PARIS • French "yellow vest" demonstrators began their 19th consecutive weekend of protests against President Emmanuel Macron's government yesterday as military units were deployed to help the police clamp down on any trouble.
Protesters were banned from gathering on the Champs Elysees in Paris after shops and businesses along the avenue were looted and wrecked last weekend, which prompted the government to call in "Operation Sentinelle" army units for this weekend.
On social media, several "yellow vest" leaders urged caution, warning demonstrators against appearing to countenance the violence by far-left or far-right infiltrators.
Demonstrators began marching in the capital yesterday along a new route taking them from Denfert Rochereau in southern Paris with the aim of finishing by Barbes, near the Sacre Coeur church in northern Paris.
Thousands of police and troops fanned out across central Paris and other French cities ahead of the planned protests, with the government vowing to prevent a repeat of last weekend's lawlessness.
Soldiers from the Sentinelle anti-terror force were being used to guard public buildings, freeing up 6,000 police personnel in Paris to tackle any flare-ups of violence. The move has drawn fierce criticism from opposition parties, who have accused the government of playing with fire.
Dozens of police vehicles, including armoured trucks and water cannons, encircled the Arc de Triomphe at the top of the iconic avenue, with officers searching people's bags and patrolling in front of boarded-up storefronts. At the opposite end of the avenue, access was completely blocked to the Place de la Concorde, near the presidential palace and the National Assembly, and two drones were flying over the capital to help officers track protesters' movements.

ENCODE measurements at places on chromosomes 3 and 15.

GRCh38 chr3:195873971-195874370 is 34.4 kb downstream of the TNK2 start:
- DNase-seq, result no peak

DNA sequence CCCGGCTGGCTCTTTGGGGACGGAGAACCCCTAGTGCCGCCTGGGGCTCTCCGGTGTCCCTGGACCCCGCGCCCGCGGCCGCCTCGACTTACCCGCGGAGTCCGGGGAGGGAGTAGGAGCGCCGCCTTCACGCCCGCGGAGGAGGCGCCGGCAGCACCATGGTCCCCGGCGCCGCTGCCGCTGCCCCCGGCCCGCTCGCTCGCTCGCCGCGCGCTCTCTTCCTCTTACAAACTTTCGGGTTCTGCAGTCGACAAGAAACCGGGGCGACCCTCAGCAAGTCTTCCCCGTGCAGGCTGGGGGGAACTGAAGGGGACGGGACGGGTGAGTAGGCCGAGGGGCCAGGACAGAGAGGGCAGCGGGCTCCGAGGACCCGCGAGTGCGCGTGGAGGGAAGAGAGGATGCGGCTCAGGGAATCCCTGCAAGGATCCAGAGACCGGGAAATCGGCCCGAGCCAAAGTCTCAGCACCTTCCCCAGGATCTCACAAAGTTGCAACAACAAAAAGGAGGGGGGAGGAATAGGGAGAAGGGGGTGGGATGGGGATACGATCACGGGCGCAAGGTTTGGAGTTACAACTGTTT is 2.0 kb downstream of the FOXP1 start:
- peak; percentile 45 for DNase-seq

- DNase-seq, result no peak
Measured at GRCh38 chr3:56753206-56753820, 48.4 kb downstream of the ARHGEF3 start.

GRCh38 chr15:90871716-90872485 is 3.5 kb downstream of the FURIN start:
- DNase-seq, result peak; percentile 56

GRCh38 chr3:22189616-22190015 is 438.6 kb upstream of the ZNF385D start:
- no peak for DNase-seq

Yellow vest organisers had called on social media for protests elsewhere in Paris, including the Trocadero square in front of the Eiffel Tower and the Place de la Republique, though both areas were calm early yesterday.
But banks and other businesses remained shut in several parts of the city, their windows protected with planks of wood, and some schools had cancelled Saturday classes in anticipation of further violence.
Protest bans were also in effect in the centres of Toulouse, Bordeaux, Dijon, Rennes and the southern city of Nice, where Chinese President Xi Jinping was to meet Mr Macron this weekend.
Named after the high-visibility vests French drivers have to keep in their cars and worn by protesters, the "yellow vest" movement has morphed into a broader backlash against Mr Macron's government.
In recent weeks, the protesters' numbers have dwindled, falling from 282,000 nationwide on the first Saturday to just 32,000 last week, according to official estimates.